But the big news is IBM's prototype Blue Gene/L, being developed for the Livermore Labs. It currently runs at 70.72 teraflops --but they're still tweaking it. When the final version is finished, it should hit 360 teraflops without breaking a sweat.
The current record? Two years ago, 35.86 teraflops. The newest computer, IBM's Blue Gene, potentially could increase the record by a factor of 10. What are they going to use this for, you might ask. Well, at least they're doing the right thing. Blue Gene would (finally) be powerful enough to do protein folding, something which is currently being done through distributed computing (and a very worthwhile cause, I might add). Protein folding could lead to huge advances in the understands and eventual treatment of Alzheimer's, Mad Cow (BSE), CJD, ALS, Huntington's, and Parkinson's disease.
Computer science (the real science part) is finally producing machines that can do things not just that humans cannot do, but doing things we never thought we'd desire to do. Sure, playing chess against a machine is a novel activity, but divining intelligence from such an encounter is another thing altogether. When we do reach the computing power of a human brain, what then? It's not like we'll stop development of computers; we'll obviously surpass that level quickly. And that's a big deal. For the first time in history, mankind will have access to answers from an intelligence more powerful than himself (faith-based Q&A aside).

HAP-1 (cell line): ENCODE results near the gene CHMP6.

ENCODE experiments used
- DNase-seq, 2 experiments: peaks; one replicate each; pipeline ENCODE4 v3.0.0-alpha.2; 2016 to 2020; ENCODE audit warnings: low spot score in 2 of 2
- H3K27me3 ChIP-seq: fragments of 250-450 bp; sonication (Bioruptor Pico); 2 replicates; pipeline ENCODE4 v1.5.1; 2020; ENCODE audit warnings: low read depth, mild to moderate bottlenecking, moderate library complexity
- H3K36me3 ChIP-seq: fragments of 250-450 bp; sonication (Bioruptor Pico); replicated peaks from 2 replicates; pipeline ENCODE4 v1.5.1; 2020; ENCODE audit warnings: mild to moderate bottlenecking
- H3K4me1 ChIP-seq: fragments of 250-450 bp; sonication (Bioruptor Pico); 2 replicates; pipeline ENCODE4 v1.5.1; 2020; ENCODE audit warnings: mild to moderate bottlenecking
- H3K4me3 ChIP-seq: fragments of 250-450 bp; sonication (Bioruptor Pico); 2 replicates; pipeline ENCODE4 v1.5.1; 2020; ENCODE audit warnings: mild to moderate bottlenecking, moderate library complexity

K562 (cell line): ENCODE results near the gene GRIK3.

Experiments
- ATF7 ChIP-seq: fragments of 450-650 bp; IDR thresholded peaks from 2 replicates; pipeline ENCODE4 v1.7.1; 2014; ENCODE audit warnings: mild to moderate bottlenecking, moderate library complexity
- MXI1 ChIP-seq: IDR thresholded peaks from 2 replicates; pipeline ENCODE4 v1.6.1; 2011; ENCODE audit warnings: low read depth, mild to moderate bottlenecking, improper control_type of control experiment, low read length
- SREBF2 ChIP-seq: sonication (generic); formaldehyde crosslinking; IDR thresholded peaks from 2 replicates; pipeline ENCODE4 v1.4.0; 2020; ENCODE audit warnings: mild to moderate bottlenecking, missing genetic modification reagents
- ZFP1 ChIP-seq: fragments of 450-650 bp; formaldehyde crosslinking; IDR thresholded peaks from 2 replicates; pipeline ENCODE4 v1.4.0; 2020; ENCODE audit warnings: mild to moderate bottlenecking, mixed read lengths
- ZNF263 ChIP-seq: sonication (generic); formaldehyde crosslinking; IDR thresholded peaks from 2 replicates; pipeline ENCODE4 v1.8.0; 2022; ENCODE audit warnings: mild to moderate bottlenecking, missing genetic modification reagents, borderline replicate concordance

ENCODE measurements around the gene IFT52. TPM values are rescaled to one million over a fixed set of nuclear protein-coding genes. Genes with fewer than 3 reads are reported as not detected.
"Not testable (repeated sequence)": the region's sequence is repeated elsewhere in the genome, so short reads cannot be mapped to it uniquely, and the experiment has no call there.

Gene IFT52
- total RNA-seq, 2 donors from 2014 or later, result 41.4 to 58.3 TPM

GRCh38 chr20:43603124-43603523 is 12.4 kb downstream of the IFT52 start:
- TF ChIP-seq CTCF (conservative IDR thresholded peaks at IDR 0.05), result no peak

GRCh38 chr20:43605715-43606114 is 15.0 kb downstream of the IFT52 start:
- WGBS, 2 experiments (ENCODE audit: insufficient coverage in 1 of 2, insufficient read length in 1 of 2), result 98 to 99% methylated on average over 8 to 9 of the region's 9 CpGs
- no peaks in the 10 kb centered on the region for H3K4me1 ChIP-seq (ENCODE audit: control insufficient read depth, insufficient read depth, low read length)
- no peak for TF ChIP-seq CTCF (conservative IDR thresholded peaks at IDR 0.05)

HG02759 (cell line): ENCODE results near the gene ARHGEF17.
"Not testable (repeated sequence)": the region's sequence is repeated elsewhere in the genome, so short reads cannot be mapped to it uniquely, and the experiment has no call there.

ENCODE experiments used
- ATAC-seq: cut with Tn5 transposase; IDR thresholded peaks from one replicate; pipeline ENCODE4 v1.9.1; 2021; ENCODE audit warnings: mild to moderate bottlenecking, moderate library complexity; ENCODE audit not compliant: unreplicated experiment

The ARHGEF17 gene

How does that molecule act when we drop in, say, this new chemical? Does the reaction differ in someone who is taking drug A? The computer will tell you, accurately and relatively quickly. Whole buildings will be devoted to simulating individuals many times over, simply to test reactions to, well, anything we can imagine.
It's a very exciting, and scary, time.